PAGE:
I am interested in how and why circadian rhythms are a feature of almost all organisms and how they impact our daily lives. I am currently Investigating the mechanism of circadian rhythms in red blood cells using dielectrophoresis (DEP) and small molecule inhibitors. This research is revealing interesting data about the post-transcriptional clock mechanism that may be fundamental to all life on earth. I am also interested in the interaction between the environment, circadian biology and health, particularly across the transition between rural and urbanising communities.
availability of electricity may enable later bed times without compensating sleep extension in the
morning, have stimulated interest in studying communities whose sleep pattern may resemble a preindustrial
state. Here, we describe sleep and activity in two neighbouring communities, one urban
(Milange) and one rural (Tengua), in a region of Mozambique where urbanisation is an ongoing process.
The two communities differ in the amount and timing of daily activity and of light exposure, with later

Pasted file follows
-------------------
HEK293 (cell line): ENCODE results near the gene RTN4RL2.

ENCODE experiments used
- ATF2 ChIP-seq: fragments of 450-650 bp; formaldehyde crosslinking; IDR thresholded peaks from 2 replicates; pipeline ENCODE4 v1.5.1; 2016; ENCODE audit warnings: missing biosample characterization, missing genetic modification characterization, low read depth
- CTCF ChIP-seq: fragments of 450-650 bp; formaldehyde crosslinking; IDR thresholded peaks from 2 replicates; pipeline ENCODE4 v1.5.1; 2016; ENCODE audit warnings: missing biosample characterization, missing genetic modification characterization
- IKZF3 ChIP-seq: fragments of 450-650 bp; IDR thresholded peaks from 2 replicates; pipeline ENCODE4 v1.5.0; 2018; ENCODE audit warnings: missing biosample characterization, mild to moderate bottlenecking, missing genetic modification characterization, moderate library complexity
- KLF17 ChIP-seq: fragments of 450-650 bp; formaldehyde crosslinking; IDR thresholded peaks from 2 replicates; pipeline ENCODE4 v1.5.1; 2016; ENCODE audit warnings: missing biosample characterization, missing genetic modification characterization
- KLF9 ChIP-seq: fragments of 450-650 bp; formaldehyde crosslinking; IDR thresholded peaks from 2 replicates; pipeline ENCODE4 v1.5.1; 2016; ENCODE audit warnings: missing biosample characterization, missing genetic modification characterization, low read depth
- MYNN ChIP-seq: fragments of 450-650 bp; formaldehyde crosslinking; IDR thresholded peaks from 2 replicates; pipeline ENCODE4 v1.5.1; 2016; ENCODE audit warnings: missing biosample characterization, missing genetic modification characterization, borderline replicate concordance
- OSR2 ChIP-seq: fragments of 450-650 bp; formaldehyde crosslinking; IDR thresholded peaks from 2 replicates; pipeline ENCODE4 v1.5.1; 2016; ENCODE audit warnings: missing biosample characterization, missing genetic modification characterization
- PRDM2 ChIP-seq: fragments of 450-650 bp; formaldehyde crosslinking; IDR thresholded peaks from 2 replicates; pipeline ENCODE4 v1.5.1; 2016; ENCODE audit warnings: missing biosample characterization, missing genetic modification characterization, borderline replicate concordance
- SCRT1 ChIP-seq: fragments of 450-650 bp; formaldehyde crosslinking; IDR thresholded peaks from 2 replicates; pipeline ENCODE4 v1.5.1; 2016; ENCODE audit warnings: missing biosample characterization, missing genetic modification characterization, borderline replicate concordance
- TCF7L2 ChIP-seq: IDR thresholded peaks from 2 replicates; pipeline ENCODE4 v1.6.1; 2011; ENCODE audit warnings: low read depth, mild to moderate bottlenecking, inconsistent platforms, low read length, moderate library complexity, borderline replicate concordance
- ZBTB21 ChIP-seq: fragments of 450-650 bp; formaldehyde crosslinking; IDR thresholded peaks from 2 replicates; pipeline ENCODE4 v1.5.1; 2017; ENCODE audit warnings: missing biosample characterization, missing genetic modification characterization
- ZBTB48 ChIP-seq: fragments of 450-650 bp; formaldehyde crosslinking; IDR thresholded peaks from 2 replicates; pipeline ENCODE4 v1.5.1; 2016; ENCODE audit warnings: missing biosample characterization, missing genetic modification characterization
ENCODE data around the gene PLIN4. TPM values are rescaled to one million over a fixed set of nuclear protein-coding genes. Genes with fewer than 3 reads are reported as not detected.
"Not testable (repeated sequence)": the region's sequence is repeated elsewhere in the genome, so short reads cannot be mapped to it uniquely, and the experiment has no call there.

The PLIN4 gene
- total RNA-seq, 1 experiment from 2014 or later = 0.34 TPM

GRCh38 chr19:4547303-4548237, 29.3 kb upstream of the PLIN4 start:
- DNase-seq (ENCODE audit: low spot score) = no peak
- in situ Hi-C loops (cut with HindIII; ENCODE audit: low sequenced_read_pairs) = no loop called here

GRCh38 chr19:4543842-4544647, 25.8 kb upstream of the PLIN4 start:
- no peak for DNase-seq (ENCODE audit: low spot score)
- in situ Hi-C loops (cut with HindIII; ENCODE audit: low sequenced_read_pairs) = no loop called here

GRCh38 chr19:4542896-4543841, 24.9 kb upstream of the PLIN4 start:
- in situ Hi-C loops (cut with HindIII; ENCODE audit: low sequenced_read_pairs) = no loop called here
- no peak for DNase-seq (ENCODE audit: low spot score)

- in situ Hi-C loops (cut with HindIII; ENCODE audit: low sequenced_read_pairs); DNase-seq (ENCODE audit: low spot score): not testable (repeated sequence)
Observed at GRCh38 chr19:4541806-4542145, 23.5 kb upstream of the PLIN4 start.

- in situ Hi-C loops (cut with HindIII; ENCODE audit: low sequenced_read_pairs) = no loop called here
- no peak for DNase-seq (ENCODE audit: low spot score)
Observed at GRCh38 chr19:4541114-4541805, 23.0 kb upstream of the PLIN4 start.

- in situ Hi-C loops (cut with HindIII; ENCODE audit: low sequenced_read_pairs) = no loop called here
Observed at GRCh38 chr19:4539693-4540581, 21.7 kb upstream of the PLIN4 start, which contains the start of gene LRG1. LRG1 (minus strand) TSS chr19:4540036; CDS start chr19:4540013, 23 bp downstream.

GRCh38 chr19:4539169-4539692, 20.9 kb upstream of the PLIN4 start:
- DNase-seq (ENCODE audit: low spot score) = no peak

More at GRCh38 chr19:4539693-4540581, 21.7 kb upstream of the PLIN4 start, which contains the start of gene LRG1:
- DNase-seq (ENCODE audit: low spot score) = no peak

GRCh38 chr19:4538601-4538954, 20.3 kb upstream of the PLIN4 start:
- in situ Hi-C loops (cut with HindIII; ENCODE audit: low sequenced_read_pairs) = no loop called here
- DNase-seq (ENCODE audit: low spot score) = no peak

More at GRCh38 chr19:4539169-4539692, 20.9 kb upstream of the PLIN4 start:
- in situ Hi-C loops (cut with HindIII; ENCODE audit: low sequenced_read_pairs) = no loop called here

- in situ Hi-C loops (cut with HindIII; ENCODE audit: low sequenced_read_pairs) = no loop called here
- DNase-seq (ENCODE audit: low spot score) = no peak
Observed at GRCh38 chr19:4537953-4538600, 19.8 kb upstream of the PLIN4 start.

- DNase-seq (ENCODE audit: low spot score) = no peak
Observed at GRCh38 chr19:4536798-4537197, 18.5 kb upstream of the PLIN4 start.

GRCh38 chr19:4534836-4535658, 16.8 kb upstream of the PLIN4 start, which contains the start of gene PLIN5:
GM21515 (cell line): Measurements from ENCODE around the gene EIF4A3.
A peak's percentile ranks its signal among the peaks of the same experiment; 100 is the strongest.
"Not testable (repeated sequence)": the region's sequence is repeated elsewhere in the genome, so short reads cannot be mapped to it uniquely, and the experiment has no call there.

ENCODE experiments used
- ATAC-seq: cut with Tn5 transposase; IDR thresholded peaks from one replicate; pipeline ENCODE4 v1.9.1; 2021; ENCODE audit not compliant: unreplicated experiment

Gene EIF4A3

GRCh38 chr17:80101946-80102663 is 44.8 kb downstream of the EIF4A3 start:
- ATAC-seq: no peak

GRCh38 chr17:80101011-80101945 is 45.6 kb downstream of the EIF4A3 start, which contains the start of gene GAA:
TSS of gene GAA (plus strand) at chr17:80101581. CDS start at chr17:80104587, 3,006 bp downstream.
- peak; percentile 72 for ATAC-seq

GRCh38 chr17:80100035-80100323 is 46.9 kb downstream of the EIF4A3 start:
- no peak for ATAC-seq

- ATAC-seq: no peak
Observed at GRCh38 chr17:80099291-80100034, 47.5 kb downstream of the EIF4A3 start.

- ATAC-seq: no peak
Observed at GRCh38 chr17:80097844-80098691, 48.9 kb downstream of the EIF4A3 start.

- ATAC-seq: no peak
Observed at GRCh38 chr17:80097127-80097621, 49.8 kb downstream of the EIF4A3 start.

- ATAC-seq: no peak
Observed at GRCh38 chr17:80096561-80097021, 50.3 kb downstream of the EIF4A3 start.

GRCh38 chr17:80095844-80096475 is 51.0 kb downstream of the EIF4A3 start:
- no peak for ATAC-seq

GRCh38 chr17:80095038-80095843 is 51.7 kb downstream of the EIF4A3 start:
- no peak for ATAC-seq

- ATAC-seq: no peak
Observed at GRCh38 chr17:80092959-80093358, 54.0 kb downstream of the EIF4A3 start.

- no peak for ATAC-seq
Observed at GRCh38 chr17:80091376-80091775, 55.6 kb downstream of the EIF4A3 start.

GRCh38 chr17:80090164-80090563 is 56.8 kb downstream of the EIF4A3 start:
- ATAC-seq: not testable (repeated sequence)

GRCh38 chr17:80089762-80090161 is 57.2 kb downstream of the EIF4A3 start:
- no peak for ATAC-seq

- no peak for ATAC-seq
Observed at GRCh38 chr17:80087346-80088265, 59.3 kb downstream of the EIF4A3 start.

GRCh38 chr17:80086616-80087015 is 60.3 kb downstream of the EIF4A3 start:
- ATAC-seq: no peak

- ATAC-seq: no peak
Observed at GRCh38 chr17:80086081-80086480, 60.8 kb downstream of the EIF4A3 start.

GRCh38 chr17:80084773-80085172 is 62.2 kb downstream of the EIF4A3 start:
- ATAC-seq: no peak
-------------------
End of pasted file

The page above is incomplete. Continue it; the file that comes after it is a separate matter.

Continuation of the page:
bedtimes (H1 h) associated with more evening and less daytime light exposure seen in the town of
Milange. In contrast to previous reports comparing communities with and without electricity, sleep
duration did not differ between Milange (7.28 h) and Tengua (7.23 h). Notably, calculated sleep quality
was significantly poorer in rural Tengua than in Milange, and poor sleep quality was associated with
a number of attributes more characteristic of rural areas, including more intense physical labour and
less comfortable sleeping arrangements. Thus, whilst our data support the hypothesis that access to
electricity delays sleep timing, the higher sleep quality in the urban population also suggests that some
aspects of industrialisation are beneficial to sleep.
Beale A. D., Whitmore D. and Moran D. (2016). Life in a dark biosphere: a review of circadian physiology in “arrhythmic” environments. Journal of Comparative Physiology B 186, 947-968
Beale A. D. and Whitmore D. (2015). Daily rhythms in a timeless environment: Circadian clocks in Astyanax mexicanus. In “Biology and Evolution of the Mexican Cavefish” (Keene A, Yoshizawa M, McGaugh S Eds.). 309-334. Elsevier
Beale A., Guibal C., Tamai T., Klotz L., Cowen S., Peyric E., Reynoso V. H., Yamamoto Y. and Whitmore D. (2013). Clocks in a cave: circadian rhythms in the Mexican blind cavefish Astyanax mexicanus in the lab and in the field. Nature Communications 4, 2769
Clemente C. J., Bullock J. M. R., Beale A. and Federle W. (2009). Evidence for self-cleaning in fluid-based smooth and hairy adhesive systems of insects. Journal of Experimental Biology 213, 635-642